Roadside plants suffer due to construction work

City Environment

But BBMP says they are cared for well

By Queeneerich Kharmawlong

Bengaluru: Roadside plants in the city are dying due to poor maintenance by the BBMP and the horticulture department.

Shaaf Zubairi, a resident of Yelahanka, informed The Observer: “The BBMP doesn’t even give a second look after planting trees on roadsides in residential areas. These plants cannot survive without constant care. With people throwing garbage on roadsides and constant construction, there is no way plants will survive without maintenance.”

Narayana Swamy, a BBMP contractor at Mahadevapura, said: “We water the plants at an interval of 15-30 days, and make sure these plants don’t die.” During the lockdown, it was mandatory for them to water and maintain the plants once in 30 days. “For any new construction, the party concerned must replace the plants that got damaged. However, it is advised to avoid wear and tear of these plants,” he added.

Construction waste is often dumped over roadside plants, killing them and causing pollution. Most of the time, seedlings do not grow because of insufficient water and poor soil.

Chandrashekar, deputy director of horticulture, said: “Watering of plants is done twice a week; it’s thrice a week during summer. When road construction is completed, the plants on dividers and the sides are of that region are replaced.” These plants are often trimmed, and replaced whenever necessary.

“One of the major problems we are facing is that people step on these plants while crossing the road,” the officer added.

Ranganathaswamy H.S., deputy conservator of forests, said: “The BBMP department concerned replants the vegetation after any construction. However, the timeframe for planting is not uniform. The forest department is only responsible for re-plantation at construction site worked by the state government. Private companies, however, are responsible for replanting of damaged trees at their respective worksites.”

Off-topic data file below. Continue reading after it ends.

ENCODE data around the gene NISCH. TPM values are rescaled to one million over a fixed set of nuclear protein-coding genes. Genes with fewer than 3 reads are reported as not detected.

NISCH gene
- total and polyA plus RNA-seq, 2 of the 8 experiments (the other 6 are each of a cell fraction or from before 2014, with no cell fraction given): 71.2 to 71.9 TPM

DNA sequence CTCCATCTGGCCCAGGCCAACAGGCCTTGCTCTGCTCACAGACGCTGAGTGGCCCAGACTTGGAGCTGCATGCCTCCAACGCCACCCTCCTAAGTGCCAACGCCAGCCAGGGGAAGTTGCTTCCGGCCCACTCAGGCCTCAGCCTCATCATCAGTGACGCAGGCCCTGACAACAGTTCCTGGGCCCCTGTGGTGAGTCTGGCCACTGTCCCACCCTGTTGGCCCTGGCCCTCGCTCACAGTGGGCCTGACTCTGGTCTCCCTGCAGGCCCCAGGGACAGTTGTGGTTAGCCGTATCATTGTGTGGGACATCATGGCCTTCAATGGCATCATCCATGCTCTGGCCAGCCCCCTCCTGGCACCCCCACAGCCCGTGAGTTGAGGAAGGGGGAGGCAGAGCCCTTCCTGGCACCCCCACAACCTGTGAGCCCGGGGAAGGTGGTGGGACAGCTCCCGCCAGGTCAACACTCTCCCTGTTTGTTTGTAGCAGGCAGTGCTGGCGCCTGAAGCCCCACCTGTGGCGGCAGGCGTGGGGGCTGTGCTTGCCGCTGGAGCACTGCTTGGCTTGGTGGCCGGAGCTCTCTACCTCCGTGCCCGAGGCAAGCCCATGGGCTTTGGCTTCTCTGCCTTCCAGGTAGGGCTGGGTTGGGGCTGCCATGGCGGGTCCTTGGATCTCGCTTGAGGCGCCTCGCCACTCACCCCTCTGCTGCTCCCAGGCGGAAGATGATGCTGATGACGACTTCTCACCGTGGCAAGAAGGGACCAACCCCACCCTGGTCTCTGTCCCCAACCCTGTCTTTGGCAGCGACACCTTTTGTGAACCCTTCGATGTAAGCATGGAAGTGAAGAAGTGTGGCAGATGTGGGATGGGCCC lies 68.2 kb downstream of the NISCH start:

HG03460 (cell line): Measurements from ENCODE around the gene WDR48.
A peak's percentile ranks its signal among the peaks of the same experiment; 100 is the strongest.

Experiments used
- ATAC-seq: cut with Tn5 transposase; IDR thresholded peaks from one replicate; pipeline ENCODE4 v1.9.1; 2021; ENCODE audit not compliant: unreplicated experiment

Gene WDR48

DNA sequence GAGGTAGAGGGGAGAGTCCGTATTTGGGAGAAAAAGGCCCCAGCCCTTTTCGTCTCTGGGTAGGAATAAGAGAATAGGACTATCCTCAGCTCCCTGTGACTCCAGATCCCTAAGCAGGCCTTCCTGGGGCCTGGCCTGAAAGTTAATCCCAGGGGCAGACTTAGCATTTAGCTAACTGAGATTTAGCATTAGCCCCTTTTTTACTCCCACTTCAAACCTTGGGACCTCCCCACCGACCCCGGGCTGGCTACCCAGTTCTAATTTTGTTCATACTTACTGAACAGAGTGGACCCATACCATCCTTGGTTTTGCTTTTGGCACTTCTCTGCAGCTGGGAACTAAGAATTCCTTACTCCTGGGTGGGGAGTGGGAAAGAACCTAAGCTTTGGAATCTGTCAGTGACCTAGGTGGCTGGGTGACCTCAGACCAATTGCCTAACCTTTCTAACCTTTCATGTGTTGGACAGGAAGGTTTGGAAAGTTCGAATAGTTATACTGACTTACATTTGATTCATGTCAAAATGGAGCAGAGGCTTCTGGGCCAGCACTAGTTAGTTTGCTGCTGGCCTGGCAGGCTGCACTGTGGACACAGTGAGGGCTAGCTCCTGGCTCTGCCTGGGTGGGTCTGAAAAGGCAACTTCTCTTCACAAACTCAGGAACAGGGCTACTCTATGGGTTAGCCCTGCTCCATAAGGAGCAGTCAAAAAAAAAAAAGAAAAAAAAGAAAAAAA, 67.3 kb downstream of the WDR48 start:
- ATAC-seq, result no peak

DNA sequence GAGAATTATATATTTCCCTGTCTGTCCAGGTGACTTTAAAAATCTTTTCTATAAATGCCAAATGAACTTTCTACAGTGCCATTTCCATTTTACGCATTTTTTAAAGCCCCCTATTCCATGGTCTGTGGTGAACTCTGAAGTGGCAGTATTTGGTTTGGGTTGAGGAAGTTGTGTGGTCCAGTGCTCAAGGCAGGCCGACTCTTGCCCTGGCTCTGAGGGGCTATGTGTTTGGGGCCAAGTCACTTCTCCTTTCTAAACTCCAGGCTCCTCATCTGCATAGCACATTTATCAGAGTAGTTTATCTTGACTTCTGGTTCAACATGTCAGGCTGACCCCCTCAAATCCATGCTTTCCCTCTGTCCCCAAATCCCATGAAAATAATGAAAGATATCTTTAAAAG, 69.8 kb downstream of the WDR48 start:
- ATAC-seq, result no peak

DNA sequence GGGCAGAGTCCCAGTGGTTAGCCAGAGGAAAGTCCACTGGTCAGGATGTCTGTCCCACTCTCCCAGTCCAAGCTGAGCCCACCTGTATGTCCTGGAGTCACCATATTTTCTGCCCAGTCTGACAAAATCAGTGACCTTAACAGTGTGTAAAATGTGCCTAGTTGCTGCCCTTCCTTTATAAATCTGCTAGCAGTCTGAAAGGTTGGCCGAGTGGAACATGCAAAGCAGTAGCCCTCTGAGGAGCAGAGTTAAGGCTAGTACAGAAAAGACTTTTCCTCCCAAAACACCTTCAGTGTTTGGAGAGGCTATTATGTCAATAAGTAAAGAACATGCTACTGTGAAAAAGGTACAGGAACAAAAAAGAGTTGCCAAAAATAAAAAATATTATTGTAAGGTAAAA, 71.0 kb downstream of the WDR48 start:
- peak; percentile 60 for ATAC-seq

Suresh Heblikar, the founder of Eco Watch, said: “Our NGO is not focusing on conserving roadside plants in the wake of a constant digging of the roads for underlying cables, water pipes and widening the roads which destroy the quality of soil. It would be a waste of resources as the state government is more inclined towards developing roads and the Metro than maintaining the street trees. Pedestrians are also least bothered about roadside plants. They do not think twice before throwing garbage and spitting on them.”

Ranganathaswamy said the BBMP has been funding the forest department to plant trees in developing areas of the city. The BMRCL is responsible for the re-plantation of roadside trees when the construction of a track is completed; it also transports rare vegetation meant for plantation on roadside areas.

In contrast, K. Salimatti, a manager at the office of the Principal Chief Conservator of Forests, said they give funds once in four years to the BBMP forest department for planting on the roadsides.

Seedlings are sowed once in three years on roadsides. A gap of 6 meters is maintained between two plants. These plants are maintained by contractors on a tender basis assigned by the BBMP. The forest department gets its plants from nurseries.

Ullas Kumar, an environmental researcher at the Deccan Conservative Foundation and Eco Watch, said: “The BBMP is planting aesthetics plants like African Tulips on the roadside, which only gives the city an aesthetic appearance. However, these plants do not release high levels of oxygen as compared to local plants that provide required oxygen for a city like Bengaluru. Additionally, these plants have been disappearing, hence depleting the oxygen level. Even with the plantation of new plants, it will take about eight years for this vegetation to give oxygen and fight against the air pollution the city is currently facing.”

There has been an increase in lung diseases caused by air pollution, which is equally dangerous to that of the coronavirus, Ullas added.

Citizens can register a complaint on the BBMP website or the Sahaaya app, or send an email to the authority concerned if they find plants being damaged.


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